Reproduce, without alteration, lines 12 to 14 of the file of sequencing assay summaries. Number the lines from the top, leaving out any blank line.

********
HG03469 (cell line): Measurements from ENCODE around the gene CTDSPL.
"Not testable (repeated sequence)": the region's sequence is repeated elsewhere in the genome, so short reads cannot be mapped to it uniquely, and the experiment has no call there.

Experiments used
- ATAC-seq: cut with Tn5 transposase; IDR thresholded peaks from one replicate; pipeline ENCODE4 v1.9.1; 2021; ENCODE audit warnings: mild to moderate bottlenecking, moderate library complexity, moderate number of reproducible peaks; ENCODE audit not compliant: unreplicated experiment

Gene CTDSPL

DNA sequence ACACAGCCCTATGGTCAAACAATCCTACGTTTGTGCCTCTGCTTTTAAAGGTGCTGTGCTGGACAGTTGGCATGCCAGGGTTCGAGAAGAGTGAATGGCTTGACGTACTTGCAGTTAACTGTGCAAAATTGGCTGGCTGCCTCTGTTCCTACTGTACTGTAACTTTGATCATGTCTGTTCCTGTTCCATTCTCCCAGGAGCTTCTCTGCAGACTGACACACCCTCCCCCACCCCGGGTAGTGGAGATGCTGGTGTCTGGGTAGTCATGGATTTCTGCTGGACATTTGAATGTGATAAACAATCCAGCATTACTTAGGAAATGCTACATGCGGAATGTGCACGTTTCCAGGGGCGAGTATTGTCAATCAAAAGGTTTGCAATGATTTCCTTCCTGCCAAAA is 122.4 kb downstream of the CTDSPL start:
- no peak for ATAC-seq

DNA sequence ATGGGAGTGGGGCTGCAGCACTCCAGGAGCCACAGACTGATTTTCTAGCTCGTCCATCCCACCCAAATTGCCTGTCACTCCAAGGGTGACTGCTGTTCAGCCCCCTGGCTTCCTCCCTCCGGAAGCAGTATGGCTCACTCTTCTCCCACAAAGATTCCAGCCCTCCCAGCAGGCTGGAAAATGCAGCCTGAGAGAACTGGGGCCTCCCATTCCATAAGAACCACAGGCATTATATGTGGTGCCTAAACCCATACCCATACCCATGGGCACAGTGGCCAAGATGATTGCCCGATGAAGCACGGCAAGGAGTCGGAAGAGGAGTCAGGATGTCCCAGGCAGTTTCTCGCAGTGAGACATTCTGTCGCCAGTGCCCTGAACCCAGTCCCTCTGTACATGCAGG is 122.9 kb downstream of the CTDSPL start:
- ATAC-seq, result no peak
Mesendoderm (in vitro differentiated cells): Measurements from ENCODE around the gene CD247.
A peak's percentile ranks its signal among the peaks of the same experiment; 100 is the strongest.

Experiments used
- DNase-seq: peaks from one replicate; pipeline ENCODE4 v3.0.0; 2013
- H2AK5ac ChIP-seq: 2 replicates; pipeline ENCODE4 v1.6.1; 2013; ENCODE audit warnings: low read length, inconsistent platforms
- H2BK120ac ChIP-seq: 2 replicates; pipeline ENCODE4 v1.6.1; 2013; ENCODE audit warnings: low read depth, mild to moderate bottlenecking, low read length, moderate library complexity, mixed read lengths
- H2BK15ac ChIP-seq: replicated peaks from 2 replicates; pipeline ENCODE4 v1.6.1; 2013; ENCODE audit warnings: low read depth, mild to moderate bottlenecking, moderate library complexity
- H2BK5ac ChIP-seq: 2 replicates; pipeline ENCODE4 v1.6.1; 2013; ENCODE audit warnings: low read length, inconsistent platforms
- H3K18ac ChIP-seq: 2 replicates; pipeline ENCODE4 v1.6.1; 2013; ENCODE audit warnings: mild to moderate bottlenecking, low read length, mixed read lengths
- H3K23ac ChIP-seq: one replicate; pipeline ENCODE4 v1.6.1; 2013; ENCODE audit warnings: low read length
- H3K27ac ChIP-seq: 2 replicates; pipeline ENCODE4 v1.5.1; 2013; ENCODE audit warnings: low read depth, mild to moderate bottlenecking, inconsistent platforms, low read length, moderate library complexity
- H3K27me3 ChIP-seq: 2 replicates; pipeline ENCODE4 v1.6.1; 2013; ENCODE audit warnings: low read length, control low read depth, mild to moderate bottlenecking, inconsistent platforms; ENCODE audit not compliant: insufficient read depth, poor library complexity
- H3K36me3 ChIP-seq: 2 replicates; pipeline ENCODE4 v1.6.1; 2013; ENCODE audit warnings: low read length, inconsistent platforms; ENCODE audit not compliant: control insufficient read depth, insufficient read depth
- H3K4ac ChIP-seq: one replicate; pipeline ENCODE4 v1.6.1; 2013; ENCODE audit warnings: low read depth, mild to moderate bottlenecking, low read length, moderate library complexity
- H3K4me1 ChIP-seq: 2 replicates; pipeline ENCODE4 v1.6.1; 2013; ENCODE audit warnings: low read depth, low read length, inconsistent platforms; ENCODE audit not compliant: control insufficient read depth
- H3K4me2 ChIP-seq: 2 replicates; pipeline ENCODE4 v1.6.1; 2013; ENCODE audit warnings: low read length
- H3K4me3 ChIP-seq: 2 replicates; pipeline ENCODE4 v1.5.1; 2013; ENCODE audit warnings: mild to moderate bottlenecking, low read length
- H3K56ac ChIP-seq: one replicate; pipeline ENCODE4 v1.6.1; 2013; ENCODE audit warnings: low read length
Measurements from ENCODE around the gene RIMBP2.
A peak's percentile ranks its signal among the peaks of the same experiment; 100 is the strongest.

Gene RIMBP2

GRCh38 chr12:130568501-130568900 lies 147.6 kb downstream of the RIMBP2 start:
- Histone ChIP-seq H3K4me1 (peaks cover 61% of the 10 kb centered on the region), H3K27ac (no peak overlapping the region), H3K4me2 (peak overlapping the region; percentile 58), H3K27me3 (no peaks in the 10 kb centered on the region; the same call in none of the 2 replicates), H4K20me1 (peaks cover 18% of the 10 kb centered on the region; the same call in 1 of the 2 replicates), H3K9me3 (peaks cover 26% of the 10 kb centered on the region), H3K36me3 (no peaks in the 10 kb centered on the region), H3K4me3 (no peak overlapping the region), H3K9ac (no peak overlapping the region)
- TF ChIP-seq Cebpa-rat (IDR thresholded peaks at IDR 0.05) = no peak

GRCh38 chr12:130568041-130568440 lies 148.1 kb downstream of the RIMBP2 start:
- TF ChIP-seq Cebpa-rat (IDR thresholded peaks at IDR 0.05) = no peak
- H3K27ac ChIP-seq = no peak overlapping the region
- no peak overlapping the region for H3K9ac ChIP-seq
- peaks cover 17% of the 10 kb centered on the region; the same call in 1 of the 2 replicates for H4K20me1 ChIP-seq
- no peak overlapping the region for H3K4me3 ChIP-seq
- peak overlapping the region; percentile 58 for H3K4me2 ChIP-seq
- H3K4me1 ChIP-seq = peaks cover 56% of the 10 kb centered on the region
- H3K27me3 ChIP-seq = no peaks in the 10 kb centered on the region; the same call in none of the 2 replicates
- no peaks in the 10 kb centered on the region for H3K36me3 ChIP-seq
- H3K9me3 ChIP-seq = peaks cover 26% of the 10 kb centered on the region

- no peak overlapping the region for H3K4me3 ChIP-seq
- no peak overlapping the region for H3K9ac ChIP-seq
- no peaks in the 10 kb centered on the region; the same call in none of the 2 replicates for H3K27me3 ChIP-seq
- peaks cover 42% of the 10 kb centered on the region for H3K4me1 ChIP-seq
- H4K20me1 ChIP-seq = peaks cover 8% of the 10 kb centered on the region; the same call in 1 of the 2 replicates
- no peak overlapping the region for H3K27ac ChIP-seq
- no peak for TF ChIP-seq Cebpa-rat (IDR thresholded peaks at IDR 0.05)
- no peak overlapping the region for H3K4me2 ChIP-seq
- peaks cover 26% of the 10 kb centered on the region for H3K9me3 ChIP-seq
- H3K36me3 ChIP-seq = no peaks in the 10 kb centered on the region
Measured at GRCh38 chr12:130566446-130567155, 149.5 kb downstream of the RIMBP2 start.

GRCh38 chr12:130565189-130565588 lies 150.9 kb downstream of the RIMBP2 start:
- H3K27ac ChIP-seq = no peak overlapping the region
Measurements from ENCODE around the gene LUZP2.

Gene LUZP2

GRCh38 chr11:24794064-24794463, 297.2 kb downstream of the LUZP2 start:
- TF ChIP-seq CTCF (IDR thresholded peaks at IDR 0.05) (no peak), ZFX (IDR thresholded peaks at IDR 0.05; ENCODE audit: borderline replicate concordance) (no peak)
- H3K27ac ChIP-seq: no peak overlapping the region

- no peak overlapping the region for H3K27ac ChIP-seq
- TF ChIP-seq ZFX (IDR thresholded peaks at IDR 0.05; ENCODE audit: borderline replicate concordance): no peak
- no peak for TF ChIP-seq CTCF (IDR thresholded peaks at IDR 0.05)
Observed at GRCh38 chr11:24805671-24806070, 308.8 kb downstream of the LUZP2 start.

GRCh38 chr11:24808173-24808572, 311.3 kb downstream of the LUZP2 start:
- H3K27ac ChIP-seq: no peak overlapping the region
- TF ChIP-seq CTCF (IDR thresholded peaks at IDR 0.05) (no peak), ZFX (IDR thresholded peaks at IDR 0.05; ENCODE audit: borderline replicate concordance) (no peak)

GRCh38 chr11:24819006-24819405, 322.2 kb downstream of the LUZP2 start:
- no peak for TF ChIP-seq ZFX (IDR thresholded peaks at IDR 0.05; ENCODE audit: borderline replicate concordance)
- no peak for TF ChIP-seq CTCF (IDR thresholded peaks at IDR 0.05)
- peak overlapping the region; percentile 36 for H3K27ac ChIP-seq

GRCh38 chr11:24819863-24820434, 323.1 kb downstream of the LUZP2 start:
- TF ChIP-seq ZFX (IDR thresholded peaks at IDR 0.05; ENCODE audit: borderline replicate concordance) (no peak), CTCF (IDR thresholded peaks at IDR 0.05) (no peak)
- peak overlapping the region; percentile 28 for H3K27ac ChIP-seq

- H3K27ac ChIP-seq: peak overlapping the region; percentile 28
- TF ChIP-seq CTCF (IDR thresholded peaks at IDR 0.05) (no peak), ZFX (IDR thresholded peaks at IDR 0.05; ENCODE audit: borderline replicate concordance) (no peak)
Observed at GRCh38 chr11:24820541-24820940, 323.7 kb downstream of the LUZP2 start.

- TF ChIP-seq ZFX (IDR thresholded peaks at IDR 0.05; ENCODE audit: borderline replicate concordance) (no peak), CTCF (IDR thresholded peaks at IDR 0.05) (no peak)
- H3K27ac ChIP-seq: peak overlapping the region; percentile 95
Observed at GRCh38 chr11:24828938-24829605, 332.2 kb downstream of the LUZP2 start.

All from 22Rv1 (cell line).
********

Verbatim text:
Experiments used
- DNase-seq: peaks from one replicate; pipeline ENCODE4 v3.0.0; 2013
- H2AK5ac ChIP-seq: 2 replicates; pipeline ENCODE4 v1.6.1; 2013; ENCODE audit warnings: low read length, inconsistent platforms